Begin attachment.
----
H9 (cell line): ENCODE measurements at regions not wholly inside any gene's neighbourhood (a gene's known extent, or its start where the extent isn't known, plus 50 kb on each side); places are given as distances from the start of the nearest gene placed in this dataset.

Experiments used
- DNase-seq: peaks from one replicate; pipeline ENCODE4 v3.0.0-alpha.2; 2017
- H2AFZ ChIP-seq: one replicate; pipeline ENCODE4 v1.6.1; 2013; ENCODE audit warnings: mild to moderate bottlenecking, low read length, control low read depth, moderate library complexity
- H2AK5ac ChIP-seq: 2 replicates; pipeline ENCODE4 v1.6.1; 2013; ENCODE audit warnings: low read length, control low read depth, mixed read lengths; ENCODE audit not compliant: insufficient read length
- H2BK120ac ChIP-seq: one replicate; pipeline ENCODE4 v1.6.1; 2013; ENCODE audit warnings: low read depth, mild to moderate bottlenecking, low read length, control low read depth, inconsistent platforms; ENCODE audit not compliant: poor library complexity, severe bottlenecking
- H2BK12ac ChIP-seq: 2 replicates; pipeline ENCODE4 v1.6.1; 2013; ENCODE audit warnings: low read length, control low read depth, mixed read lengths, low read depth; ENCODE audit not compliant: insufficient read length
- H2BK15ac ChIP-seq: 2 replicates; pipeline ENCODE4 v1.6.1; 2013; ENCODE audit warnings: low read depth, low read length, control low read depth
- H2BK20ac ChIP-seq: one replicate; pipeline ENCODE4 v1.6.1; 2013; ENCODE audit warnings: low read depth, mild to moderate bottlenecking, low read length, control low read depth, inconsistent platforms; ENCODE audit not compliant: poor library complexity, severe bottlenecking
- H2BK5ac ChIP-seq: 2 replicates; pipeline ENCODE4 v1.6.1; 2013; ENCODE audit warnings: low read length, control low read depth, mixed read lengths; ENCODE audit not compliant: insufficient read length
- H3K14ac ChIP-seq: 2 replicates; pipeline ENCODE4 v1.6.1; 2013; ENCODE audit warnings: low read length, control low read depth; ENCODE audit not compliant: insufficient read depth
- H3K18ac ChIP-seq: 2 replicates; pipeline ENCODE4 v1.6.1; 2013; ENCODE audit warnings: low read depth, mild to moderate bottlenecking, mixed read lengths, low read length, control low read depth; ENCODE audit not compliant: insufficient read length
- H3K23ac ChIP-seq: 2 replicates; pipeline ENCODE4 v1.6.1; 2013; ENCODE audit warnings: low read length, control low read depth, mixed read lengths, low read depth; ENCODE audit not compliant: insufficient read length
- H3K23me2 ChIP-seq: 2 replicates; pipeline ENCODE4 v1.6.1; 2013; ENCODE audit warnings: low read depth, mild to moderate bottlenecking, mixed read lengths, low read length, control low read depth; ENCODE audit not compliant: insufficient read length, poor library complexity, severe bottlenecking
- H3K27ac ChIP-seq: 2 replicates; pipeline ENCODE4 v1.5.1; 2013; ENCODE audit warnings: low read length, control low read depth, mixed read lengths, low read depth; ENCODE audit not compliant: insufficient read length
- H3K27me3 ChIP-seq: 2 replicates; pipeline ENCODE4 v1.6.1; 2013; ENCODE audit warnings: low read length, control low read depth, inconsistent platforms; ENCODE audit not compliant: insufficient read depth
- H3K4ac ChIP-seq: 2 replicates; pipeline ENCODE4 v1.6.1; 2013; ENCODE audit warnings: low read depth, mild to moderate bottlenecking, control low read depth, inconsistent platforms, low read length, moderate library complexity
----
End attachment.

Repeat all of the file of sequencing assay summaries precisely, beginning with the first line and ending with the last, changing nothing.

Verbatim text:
H9 (cell line): ENCODE measurements at regions not wholly inside any gene's neighbourhood (a gene's known extent, or its start where the extent isn't known, plus 50 kb on each side); places are given as distances from the start of the nearest gene placed in this dataset.

Experiments used
- DNase-seq: peaks from one replicate; pipeline ENCODE4 v3.0.0-alpha.2; 2017
- H2AFZ ChIP-seq: one replicate; pipeline ENCODE4 v1.6.1; 2013; ENCODE audit warnings: mild to moderate bottlenecking, low read length, control low read depth, moderate library complexity
- H2AK5ac ChIP-seq: 2 replicates; pipeline ENCODE4 v1.6.1; 2013; ENCODE audit warnings: low read length, control low read depth, mixed read lengths; ENCODE audit not compliant: insufficient read length
- H2BK120ac ChIP-seq: one replicate; pipeline ENCODE4 v1.6.1; 2013; ENCODE audit warnings: low read depth, mild to moderate bottlenecking, low read length, control low read depth, inconsistent platforms; ENCODE audit not compliant: poor library complexity, severe bottlenecking
- H2BK12ac ChIP-seq: 2 replicates; pipeline ENCODE4 v1.6.1; 2013; ENCODE audit warnings: low read length, control low read depth, mixed read lengths, low read depth; ENCODE audit not compliant: insufficient read length
- H2BK15ac ChIP-seq: 2 replicates; pipeline ENCODE4 v1.6.1; 2013; ENCODE audit warnings: low read depth, low read length, control low read depth
- H2BK20ac ChIP-seq: one replicate; pipeline ENCODE4 v1.6.1; 2013; ENCODE audit warnings: low read depth, mild to moderate bottlenecking, low read length, control low read depth, inconsistent platforms; ENCODE audit not compliant: poor library complexity, severe bottlenecking
- H2BK5ac ChIP-seq: 2 replicates; pipeline ENCODE4 v1.6.1; 2013; ENCODE audit warnings: low read length, control low read depth, mixed read lengths; ENCODE audit not compliant: insufficient read length
- H3K14ac ChIP-seq: 2 replicates; pipeline ENCODE4 v1.6.1; 2013; ENCODE audit warnings: low read length, control low read depth; ENCODE audit not compliant: insufficient read depth
- H3K18ac ChIP-seq: 2 replicates; pipeline ENCODE4 v1.6.1; 2013; ENCODE audit warnings: low read depth, mild to moderate bottlenecking, mixed read lengths, low read length, control low read depth; ENCODE audit not compliant: insufficient read length
- H3K23ac ChIP-seq: 2 replicates; pipeline ENCODE4 v1.6.1; 2013; ENCODE audit warnings: low read length, control low read depth, mixed read lengths, low read depth; ENCODE audit not compliant: insufficient read length
- H3K23me2 ChIP-seq: 2 replicates; pipeline ENCODE4 v1.6.1; 2013; ENCODE audit warnings: low read depth, mild to moderate bottlenecking, mixed read lengths, low read length, control low read depth; ENCODE audit not compliant: insufficient read length, poor library complexity, severe bottlenecking
- H3K27ac ChIP-seq: 2 replicates; pipeline ENCODE4 v1.5.1; 2013; ENCODE audit warnings: low read length, control low read depth, mixed read lengths, low read depth; ENCODE audit not compliant: insufficient read length
- H3K27me3 ChIP-seq: 2 replicates; pipeline ENCODE4 v1.6.1; 2013; ENCODE audit warnings: low read length, control low read depth, inconsistent platforms; ENCODE audit not compliant: insufficient read depth
- H3K4ac ChIP-seq: 2 replicates; pipeline ENCODE4 v1.6.1; 2013; ENCODE audit warnings: low read depth, mild to moderate bottlenecking, control low read depth, inconsistent platforms, low read length, moderate library complexity